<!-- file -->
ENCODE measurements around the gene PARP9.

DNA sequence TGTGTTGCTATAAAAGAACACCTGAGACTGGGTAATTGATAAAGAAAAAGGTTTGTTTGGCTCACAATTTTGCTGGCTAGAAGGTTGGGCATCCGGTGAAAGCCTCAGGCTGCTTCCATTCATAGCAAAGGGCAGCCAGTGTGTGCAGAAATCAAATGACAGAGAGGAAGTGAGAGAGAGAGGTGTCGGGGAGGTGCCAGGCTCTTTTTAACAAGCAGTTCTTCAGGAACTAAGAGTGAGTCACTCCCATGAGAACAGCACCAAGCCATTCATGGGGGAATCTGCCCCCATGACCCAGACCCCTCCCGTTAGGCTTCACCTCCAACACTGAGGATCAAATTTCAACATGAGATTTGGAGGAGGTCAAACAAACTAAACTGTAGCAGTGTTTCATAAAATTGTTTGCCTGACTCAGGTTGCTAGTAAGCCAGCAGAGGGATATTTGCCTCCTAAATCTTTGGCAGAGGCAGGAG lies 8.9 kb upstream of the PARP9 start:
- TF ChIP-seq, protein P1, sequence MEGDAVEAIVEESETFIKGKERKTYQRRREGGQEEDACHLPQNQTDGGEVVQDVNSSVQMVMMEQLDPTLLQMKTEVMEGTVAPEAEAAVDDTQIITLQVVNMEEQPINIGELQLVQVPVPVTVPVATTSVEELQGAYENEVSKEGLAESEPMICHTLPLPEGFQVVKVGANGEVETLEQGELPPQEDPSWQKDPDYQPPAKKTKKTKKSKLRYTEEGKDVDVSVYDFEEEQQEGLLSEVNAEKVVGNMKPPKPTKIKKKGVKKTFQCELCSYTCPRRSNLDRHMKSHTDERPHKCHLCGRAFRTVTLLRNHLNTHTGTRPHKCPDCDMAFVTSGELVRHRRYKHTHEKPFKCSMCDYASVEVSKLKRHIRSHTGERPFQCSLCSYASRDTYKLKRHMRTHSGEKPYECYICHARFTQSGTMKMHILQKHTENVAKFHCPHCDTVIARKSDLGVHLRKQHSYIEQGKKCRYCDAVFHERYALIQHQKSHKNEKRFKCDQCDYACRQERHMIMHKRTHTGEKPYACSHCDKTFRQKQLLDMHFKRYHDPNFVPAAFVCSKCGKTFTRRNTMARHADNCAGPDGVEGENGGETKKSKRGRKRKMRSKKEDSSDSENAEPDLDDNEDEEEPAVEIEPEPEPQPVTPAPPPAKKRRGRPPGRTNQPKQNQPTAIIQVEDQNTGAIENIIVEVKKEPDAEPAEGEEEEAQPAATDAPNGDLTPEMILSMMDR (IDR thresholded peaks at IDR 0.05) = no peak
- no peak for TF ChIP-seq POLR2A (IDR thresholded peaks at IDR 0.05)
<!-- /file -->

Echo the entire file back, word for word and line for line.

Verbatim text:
ENCODE measurements around the gene PARP9.

DNA sequence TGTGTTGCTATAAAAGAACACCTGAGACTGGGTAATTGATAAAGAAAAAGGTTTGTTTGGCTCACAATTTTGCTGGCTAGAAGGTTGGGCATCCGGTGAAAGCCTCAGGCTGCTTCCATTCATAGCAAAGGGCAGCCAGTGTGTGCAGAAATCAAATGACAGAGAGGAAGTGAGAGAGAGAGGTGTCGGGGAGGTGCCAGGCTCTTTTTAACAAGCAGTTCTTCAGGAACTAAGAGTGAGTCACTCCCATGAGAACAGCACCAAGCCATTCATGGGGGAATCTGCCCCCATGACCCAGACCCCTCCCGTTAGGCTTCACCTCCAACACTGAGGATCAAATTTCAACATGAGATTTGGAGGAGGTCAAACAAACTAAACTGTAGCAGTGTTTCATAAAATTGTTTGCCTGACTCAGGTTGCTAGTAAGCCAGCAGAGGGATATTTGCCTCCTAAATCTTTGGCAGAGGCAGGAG lies 8.9 kb upstream of the PARP9 start:
- TF ChIP-seq, protein P1, sequence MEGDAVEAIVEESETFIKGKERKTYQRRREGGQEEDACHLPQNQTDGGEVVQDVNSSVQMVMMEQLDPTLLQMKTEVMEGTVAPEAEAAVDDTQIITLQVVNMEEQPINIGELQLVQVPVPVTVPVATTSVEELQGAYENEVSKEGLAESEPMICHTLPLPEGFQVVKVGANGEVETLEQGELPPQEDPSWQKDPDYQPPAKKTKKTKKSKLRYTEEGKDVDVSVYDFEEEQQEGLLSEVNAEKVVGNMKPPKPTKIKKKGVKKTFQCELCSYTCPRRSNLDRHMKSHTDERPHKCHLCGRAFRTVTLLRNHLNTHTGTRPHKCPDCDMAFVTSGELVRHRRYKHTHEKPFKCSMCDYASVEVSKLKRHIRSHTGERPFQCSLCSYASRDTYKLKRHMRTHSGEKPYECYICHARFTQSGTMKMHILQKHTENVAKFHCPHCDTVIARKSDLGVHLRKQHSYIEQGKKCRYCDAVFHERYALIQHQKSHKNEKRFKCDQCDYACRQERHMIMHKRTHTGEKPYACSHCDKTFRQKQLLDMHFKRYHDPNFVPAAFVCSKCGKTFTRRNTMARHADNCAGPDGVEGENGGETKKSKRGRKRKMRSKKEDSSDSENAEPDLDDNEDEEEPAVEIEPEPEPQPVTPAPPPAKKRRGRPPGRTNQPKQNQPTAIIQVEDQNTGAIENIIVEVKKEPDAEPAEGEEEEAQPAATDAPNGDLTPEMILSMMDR (IDR thresholded peaks at IDR 0.05) = no peak
- no peak for TF ChIP-seq POLR2A (IDR thresholded peaks at IDR 0.05)